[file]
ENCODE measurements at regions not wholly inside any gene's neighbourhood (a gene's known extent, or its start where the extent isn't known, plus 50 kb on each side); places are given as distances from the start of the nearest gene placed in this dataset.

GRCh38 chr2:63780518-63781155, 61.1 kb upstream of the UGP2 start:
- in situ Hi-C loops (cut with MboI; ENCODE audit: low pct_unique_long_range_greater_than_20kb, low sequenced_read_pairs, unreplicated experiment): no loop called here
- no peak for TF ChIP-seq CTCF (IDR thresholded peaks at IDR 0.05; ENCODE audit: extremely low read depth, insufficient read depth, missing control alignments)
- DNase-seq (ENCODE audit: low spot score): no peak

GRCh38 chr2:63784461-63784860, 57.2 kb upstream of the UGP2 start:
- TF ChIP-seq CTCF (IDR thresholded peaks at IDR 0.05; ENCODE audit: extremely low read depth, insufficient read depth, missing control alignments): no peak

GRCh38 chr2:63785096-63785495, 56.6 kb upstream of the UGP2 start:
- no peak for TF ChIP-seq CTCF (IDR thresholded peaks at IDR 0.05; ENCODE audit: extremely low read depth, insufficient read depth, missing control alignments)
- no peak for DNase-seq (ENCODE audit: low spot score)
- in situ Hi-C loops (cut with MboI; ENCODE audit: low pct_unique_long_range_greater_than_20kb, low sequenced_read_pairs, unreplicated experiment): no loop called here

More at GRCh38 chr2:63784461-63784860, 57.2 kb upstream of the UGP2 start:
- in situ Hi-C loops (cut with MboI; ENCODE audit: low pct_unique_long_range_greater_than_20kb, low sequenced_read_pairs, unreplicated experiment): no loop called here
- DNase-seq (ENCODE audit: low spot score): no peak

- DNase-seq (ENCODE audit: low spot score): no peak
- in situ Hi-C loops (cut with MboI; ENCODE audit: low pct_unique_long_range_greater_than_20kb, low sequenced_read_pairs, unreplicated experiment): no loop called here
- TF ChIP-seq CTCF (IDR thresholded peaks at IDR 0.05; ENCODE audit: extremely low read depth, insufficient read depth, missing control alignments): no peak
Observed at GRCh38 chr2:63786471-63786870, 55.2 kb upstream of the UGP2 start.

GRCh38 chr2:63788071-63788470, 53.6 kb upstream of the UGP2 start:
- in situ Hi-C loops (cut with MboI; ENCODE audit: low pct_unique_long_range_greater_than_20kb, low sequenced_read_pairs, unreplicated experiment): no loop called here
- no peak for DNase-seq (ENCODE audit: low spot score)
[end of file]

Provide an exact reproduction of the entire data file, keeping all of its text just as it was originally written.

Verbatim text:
ENCODE measurements at regions not wholly inside any gene's neighbourhood (a gene's known extent, or its start where the extent isn't known, plus 50 kb on each side); places are given as distances from the start of the nearest gene placed in this dataset.

GRCh38 chr2:63780518-63781155, 61.1 kb upstream of the UGP2 start:
- in situ Hi-C loops (cut with MboI; ENCODE audit: low pct_unique_long_range_greater_than_20kb, low sequenced_read_pairs, unreplicated experiment): no loop called here
- no peak for TF ChIP-seq CTCF (IDR thresholded peaks at IDR 0.05; ENCODE audit: extremely low read depth, insufficient read depth, missing control alignments)
- DNase-seq (ENCODE audit: low spot score): no peak

GRCh38 chr2:63784461-63784860, 57.2 kb upstream of the UGP2 start:
- TF ChIP-seq CTCF (IDR thresholded peaks at IDR 0.05; ENCODE audit: extremely low read depth, insufficient read depth, missing control alignments): no peak

GRCh38 chr2:63785096-63785495, 56.6 kb upstream of the UGP2 start:
- no peak for TF ChIP-seq CTCF (IDR thresholded peaks at IDR 0.05; ENCODE audit: extremely low read depth, insufficient read depth, missing control alignments)
- no peak for DNase-seq (ENCODE audit: low spot score)
- in situ Hi-C loops (cut with MboI; ENCODE audit: low pct_unique_long_range_greater_than_20kb, low sequenced_read_pairs, unreplicated experiment): no loop called here

More at GRCh38 chr2:63784461-63784860, 57.2 kb upstream of the UGP2 start:
- in situ Hi-C loops (cut with MboI; ENCODE audit: low pct_unique_long_range_greater_than_20kb, low sequenced_read_pairs, unreplicated experiment): no loop called here
- DNase-seq (ENCODE audit: low spot score): no peak

- DNase-seq (ENCODE audit: low spot score): no peak
- in situ Hi-C loops (cut with MboI; ENCODE audit: low pct_unique_long_range_greater_than_20kb, low sequenced_read_pairs, unreplicated experiment): no loop called here
- TF ChIP-seq CTCF (IDR thresholded peaks at IDR 0.05; ENCODE audit: extremely low read depth, insufficient read depth, missing control alignments): no peak
Observed at GRCh38 chr2:63786471-63786870, 55.2 kb upstream of the UGP2 start.

GRCh38 chr2:63788071-63788470, 53.6 kb upstream of the UGP2 start:
- in situ Hi-C loops (cut with MboI; ENCODE audit: low pct_unique_long_range_greater_than_20kb, low sequenced_read_pairs, unreplicated experiment): no loop called here
- no peak for DNase-seq (ENCODE audit: low spot score)